Vanity that’s not worth it?
It’s been a while since a debate was stirred about the negative impact of showing unrealistic images of beauty in magazines and commercials. The issue was thrust in the spotlight again earlier this week, when cosmetics major L’Oreal launched a print commercial for an anti-ageing moisturiser featuring British actor Rachel Weisz.Updated: Feb 04, 2012 00:26 IST
The advertisement drew instant flak as Weisz was made to look unrealistically youthful, purporting that the product could deliver similar results. The ad shows the 41-year-old Weisz looking like a a twenty-year-old with an even-toned complexion, minus any wrinkles. The Advertising Standards Authority (ASA) in the UK banned the commercial by the brand after upholding a complaint filed by Jo Swinson, a Liberal Democrat.
Closer home, reactions are similar. "Any ad that tells a lie should be banned. Unfortunately in India, the focus is more on banning commercials that have nudity. The truth about advertising is that if you don’t deliver what you promise, consumers can lodge a complaint," says ad filmmaker Alyque Padamsee.
Makeup expert Ambika Pillai echoes the same concern: "People are influenced by advertisements. I have people coming up to me and talking about vague products working for them, so the authorities need to be careful." Adman Prahlad Kakkar says, "Look at the crazy amount of money that these whitening and anti-ageing products are making in India. We have a kind of censorship that cares two hoots about the psychological impact and body issues that such misleading adverts can create."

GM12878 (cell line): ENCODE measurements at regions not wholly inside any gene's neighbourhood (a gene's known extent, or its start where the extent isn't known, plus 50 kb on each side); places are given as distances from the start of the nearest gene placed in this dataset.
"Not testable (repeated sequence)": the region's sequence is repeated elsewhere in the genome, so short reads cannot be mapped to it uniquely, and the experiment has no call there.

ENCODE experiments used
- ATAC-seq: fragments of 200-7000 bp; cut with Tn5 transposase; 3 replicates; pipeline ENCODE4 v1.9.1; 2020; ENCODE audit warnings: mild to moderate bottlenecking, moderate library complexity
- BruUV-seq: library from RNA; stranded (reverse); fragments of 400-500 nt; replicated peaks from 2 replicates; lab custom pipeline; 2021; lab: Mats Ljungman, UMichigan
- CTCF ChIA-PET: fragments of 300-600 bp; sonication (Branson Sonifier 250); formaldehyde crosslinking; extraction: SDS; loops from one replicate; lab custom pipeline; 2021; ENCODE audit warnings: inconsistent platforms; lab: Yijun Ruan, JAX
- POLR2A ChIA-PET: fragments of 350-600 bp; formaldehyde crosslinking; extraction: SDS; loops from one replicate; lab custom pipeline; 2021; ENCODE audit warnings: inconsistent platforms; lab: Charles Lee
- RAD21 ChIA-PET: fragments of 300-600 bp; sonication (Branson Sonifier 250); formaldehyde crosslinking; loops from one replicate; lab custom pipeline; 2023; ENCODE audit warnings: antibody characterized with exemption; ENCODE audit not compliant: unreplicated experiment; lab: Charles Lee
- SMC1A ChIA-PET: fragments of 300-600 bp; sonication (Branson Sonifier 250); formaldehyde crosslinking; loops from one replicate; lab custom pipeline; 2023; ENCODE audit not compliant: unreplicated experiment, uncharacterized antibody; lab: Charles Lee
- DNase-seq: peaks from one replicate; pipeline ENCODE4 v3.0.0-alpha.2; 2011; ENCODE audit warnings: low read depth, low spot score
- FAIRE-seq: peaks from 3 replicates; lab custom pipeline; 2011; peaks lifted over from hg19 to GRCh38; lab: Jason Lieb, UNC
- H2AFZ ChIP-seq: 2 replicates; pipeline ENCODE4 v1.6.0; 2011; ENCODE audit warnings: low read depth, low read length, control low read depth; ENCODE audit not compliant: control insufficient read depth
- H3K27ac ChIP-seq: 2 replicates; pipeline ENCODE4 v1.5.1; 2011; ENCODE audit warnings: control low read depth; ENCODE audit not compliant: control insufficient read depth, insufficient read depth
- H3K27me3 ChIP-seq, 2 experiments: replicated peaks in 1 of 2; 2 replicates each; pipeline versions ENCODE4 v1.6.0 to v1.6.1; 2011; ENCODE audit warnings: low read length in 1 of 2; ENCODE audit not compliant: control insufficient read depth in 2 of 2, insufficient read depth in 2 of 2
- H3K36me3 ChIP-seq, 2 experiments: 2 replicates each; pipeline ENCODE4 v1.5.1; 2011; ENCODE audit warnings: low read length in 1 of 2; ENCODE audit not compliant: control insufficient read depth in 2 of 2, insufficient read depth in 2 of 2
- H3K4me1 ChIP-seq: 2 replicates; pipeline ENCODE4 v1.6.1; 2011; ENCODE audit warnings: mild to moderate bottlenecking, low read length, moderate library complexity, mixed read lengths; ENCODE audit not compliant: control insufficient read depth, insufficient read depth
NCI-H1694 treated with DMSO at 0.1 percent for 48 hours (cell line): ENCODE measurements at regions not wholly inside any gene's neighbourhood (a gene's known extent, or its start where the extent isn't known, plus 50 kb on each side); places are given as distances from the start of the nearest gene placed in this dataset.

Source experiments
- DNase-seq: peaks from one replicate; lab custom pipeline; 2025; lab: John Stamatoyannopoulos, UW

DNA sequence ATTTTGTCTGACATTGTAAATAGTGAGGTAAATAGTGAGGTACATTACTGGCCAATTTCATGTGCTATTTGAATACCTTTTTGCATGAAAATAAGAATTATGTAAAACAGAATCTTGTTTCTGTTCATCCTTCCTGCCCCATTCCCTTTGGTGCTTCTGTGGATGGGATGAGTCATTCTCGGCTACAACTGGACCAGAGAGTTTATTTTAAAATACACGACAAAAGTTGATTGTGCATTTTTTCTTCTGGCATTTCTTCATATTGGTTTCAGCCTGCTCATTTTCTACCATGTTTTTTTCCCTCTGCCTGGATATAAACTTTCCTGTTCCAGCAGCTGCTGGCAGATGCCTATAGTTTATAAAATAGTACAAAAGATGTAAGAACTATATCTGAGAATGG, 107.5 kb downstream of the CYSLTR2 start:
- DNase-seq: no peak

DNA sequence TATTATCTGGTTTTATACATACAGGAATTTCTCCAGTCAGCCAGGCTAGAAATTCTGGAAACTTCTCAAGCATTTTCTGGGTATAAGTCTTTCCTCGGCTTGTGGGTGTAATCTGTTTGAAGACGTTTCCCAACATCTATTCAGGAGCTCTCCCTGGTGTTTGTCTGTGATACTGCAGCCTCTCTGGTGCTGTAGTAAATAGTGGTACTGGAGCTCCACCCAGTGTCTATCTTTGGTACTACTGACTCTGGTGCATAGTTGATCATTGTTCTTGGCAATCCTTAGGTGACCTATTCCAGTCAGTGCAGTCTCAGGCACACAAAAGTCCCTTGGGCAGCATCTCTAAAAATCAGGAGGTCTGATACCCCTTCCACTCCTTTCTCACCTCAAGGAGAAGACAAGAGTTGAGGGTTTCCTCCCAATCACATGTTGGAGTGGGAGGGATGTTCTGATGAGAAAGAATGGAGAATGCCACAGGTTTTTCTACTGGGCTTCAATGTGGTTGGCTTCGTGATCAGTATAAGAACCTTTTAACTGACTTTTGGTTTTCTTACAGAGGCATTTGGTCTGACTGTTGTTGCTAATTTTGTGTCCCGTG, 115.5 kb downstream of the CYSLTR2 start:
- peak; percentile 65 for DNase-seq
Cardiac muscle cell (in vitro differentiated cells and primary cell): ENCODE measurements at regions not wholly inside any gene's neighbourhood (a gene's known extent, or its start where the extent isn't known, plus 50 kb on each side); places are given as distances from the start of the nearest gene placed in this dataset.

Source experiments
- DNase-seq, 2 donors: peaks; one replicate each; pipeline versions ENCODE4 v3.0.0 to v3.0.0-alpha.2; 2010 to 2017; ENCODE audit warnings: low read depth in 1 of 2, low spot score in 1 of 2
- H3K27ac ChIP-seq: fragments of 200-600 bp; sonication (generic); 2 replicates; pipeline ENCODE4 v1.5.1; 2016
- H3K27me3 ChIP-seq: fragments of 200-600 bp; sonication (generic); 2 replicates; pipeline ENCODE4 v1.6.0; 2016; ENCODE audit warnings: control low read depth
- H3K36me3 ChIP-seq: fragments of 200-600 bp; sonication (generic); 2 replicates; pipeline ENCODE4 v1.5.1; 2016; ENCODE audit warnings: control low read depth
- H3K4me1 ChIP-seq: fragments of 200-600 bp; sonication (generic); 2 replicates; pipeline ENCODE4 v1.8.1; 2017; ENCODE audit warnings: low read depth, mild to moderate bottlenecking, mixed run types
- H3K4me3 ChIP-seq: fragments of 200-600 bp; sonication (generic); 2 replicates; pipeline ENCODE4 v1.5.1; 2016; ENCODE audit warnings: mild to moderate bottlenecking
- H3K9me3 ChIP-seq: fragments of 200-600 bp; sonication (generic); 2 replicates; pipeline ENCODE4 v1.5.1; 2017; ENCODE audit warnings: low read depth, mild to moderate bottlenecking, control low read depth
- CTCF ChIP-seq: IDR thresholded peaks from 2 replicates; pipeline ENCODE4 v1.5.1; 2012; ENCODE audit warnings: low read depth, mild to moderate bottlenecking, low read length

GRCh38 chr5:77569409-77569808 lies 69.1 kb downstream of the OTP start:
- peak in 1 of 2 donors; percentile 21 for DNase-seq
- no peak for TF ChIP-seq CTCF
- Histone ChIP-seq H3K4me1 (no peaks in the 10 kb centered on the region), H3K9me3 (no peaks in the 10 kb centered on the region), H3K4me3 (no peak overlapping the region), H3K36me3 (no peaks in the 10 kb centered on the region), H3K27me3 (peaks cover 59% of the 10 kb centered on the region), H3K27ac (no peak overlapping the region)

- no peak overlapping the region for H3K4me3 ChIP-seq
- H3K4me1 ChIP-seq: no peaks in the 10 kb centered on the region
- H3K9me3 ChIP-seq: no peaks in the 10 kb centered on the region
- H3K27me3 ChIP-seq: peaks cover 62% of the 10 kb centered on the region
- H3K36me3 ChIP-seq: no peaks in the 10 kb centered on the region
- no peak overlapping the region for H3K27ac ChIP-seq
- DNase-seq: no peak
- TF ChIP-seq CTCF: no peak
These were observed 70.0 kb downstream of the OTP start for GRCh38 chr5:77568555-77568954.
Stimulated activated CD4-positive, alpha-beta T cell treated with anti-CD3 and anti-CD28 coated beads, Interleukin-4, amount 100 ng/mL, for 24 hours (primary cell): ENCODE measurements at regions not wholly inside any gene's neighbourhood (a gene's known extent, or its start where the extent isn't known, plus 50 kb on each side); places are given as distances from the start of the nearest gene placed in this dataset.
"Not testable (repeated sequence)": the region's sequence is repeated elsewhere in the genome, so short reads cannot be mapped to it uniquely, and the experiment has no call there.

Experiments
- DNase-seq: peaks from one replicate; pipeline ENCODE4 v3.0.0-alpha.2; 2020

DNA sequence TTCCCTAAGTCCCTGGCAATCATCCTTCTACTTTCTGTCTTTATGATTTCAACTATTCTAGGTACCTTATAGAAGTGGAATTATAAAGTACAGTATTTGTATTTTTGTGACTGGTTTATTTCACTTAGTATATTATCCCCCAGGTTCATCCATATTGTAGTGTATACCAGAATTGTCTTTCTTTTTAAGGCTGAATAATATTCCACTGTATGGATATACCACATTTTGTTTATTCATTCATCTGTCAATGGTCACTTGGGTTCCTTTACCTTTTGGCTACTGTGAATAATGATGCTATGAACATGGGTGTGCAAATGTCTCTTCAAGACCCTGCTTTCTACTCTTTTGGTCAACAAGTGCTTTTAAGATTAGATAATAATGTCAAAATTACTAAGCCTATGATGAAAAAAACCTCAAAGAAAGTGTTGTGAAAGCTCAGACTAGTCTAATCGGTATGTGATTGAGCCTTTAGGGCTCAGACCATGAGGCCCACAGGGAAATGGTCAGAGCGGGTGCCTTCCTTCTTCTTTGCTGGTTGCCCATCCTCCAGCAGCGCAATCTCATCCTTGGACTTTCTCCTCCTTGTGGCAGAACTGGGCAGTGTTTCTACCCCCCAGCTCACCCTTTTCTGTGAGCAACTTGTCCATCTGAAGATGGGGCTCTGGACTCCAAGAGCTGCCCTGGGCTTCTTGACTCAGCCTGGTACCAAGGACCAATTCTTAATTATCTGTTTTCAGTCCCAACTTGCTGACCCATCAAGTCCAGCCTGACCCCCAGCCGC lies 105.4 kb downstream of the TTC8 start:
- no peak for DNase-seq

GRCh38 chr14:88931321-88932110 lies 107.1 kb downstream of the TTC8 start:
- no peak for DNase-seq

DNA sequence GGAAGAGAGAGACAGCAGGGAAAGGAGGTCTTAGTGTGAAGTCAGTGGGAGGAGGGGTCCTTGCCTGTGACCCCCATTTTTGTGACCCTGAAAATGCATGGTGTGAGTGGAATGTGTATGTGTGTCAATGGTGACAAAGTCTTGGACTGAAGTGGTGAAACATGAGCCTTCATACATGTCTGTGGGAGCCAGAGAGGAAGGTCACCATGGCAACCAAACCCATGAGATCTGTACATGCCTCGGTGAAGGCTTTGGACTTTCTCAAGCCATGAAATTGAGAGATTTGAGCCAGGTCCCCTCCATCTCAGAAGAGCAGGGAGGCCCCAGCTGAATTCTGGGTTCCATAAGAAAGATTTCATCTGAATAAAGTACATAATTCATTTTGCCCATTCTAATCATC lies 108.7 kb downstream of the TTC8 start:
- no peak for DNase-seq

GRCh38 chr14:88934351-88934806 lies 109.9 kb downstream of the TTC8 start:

Other ‘fairness’ controversies
Actor Kajol’s advertisement for Olay anti-ageing cream has been criticised by Indian viewers as the actor known for her dusky skin looks fair in the campaign. The marked difference was noticed by the viewers and several angry comments were posted on the internet.
British actor Twiggy’s campaign for an Olay eye cream in 2009 drew flak as the 62-year-old was shown with her wrinkles around her eyes completely air-brushed. Accusations that the campaign was misleading was upheld by the Advertising Standards Authority in UK as the image could have had a negative effect on people.
Aishwarya Rai’s cover picture for Elle India came under scanner when it was suggested that an already fair Ash was made to look excessively pale on the cover page. While the magazine denied airbrushing the pictures, the 37-year-old was reportedly furious with the magazine.